Top Historic Sights in Finale Ligure, Italy

Explore the historic highlights of Finale Ligure

Archaeological Museum of Finale

The Archaeological Museum of Finale, recently reorganized in the Monumental Complex of Santa Caterina in Finalborgo, is managed since 1931 by the Institute of Ligurian Studies International. The exhibition, through archaeological finds, reconstructions, dioramas and scenic settings, allows you to discover the features of the Finale from prehistoric times until today.
Founded: 1931 | Location: Finale Ligure, Italy

Castelfranco Castle

The Castelfranco fort is situated on the Gottaro hill, the promontory dividing the Sciusa and Pora valleys, in a strategic location enabling the control of the coast from Caprazoppa to San Donato Cape. The building, dating back to the second half of the 14th century, underwent ups and downs: it was destroyed, reconstructed, enlarged and reduced in size again. Today it is star shaped, and stands very close to the centre of ...
Founded: 14th century | Location: Finale Ligure, Italy

Forte San Giovanni

Forte San Giovanni was built between 1640 and 1644 just above the point where the valleys of rivers Pora and Aquila meet with the aim of strengthening defenses. The fort was adapted to the geographic topography and enclosed the ancient medieval tower linking the Finalborgo walls on Becchignolo hill. The work was directed by Ferdinando Glazer. This tower was recorded by the historian Filelfo and portrayed in a drawing of 1 ...
Founded: 1640-1644 | Location: Finale Ligure, Italy

Gavone Castle

The exact building date of Castel Gavone ('Castrum Govonis'), the former seat of the Del Carretto Marquisses, is still unknown. The castle rises on a huge, steep curvilinear rampart on top of the Becchignolo hill. The castle was allegedly built by Enrico II in 1181 on remains of previous defensive structures. It was certainly fortified in 1292. Destroyed during the struggles with Genoa, it was rebuilt by Giovan ...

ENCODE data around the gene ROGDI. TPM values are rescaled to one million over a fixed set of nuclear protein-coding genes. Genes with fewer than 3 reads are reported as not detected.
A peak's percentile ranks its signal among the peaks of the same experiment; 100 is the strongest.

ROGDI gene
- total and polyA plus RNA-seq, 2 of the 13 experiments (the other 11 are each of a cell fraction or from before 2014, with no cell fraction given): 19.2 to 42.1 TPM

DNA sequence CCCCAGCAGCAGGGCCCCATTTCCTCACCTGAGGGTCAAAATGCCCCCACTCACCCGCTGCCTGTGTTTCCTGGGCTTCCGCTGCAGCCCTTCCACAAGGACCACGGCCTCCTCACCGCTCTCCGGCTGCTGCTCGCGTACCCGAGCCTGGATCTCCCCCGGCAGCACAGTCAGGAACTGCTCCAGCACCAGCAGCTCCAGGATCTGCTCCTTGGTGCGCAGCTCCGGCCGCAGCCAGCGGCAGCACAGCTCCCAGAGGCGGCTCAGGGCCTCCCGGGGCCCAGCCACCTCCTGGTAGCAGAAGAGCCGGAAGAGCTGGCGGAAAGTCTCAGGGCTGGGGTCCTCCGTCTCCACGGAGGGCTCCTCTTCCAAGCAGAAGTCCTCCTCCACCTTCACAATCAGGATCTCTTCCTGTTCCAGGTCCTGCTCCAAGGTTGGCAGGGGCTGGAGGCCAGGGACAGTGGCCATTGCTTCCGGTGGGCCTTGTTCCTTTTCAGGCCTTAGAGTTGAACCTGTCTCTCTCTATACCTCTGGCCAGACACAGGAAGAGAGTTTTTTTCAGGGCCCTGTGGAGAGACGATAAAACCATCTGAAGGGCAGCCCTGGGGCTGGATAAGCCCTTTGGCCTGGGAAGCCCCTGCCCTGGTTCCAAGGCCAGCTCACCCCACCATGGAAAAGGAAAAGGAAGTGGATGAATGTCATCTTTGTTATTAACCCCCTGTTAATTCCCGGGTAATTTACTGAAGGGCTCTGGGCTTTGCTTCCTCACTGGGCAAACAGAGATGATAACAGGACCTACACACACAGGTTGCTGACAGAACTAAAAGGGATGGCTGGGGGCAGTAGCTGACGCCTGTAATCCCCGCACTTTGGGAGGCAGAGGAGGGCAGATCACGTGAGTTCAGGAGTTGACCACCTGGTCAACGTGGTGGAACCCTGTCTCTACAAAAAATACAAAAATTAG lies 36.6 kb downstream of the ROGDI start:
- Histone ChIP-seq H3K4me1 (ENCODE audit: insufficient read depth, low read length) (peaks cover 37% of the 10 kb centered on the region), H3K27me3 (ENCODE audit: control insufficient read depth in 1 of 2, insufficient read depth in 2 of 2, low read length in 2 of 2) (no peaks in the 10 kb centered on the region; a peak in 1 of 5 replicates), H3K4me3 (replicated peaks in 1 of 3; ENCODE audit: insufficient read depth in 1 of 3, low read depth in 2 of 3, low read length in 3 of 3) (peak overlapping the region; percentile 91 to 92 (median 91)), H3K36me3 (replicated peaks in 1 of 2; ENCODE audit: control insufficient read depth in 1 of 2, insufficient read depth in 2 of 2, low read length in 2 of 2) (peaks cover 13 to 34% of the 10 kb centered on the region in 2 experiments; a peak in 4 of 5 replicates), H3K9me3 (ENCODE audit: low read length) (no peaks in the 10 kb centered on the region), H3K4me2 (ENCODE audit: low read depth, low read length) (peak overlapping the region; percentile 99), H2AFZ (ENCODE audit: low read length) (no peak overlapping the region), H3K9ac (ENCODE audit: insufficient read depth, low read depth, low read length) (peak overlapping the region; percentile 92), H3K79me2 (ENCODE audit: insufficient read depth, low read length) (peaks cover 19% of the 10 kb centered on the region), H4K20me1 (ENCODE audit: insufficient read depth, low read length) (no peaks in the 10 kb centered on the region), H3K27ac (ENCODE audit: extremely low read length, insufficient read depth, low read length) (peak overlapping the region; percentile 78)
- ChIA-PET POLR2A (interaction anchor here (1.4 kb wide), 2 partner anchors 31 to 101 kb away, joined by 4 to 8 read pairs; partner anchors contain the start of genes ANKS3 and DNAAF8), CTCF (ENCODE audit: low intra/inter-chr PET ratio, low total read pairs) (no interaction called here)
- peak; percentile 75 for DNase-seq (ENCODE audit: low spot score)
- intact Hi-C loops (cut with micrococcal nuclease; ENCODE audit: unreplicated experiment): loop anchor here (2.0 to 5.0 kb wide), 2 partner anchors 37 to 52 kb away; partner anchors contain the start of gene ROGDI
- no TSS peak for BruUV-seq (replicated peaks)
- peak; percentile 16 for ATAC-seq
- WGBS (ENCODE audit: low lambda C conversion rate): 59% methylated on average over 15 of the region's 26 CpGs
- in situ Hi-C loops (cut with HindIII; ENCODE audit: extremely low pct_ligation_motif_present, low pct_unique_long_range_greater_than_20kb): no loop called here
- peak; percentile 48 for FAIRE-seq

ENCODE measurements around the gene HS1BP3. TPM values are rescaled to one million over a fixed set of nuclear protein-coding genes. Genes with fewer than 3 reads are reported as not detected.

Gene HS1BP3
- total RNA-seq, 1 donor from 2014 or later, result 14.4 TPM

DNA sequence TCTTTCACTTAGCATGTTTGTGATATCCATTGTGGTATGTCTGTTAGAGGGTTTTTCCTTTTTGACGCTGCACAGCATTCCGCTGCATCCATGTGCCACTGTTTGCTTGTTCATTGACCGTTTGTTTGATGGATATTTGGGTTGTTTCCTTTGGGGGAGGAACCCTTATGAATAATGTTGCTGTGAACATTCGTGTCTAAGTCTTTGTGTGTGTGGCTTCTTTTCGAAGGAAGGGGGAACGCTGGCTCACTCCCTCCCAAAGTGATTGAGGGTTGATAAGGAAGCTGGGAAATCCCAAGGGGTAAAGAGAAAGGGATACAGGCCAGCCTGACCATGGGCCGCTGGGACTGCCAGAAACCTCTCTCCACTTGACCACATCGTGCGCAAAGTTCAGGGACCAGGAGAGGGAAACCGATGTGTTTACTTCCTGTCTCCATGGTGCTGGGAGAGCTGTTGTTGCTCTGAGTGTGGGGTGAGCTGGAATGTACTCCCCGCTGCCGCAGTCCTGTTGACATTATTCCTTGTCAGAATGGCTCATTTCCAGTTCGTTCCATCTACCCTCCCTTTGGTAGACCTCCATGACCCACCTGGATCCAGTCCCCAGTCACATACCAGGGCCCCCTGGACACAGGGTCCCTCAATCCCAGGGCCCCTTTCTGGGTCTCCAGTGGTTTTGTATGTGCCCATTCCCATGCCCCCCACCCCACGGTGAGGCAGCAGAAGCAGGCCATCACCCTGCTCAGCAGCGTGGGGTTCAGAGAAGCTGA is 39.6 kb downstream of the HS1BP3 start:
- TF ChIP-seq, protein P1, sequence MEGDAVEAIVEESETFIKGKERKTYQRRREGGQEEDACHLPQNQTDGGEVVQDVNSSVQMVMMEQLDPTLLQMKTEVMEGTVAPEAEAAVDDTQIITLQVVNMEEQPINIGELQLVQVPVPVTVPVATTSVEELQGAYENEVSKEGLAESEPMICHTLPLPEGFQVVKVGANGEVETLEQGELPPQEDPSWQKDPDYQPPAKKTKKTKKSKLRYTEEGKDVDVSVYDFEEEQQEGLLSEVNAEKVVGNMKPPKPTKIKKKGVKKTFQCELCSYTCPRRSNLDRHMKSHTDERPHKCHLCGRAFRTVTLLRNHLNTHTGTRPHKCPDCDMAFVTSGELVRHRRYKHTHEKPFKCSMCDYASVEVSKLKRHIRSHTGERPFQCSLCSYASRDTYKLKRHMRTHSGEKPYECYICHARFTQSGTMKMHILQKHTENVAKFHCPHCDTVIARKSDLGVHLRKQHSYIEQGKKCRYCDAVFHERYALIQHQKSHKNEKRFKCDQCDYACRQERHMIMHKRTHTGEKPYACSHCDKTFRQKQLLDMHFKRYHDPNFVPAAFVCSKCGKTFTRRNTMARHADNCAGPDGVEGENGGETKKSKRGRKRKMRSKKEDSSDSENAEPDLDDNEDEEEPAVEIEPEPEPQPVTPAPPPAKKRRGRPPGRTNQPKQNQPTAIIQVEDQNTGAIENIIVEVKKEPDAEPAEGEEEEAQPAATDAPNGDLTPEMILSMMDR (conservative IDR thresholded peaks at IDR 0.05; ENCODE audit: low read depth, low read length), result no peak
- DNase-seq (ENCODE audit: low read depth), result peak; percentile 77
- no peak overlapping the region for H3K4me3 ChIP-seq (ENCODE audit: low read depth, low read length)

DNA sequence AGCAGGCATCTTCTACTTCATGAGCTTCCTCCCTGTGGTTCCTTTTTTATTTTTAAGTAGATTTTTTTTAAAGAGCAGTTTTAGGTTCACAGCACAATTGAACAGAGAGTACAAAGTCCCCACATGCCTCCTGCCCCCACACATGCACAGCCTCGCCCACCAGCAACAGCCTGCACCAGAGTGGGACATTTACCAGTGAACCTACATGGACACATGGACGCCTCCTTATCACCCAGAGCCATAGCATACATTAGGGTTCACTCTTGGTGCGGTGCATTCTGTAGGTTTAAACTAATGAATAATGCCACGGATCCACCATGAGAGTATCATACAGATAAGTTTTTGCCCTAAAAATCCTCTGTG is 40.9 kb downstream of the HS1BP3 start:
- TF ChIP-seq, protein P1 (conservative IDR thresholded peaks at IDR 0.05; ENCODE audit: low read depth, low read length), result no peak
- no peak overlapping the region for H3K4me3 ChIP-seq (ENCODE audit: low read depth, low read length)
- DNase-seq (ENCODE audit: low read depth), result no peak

Founded: 12th century | Location: Finale Ligure, Italy

Featured Historic Landmarks, Sites & Buildings

Historic Site of the week

Late Baroque Town of Ragusa

The eight towns in south-eastern Sicily, including Ragusa, were all rebuilt after 1693 on or beside towns existing at the time of the earthquake which took place in that year. They represent a considerable collective undertaking, successfully carried out at a high level of architectural and artistic achievement. Keeping within the late Baroque style of the day, they also depict distinctive innovations in town planning and urban building. Together with seven other cities in the Val di Noto, it is part of a UNESCO World Heritage Site.

In 1693 Ragusa was devastated by a huge earthquake, which killed some 5,000 inhabitants. Following this catastrophe the city was largely rebuilt, and many Baroque buildings from this time remain in the city. Most of the population moved to a new settlement in the former district of Patro, calling this new municipality 'Ragusa Superiore' (Upper Ragusa) and the ancient city 'Ragusa Inferiore' (Lower Ragusa). The two cities remained separated until 1926, when they were fused together to become a provincial capital in 1927.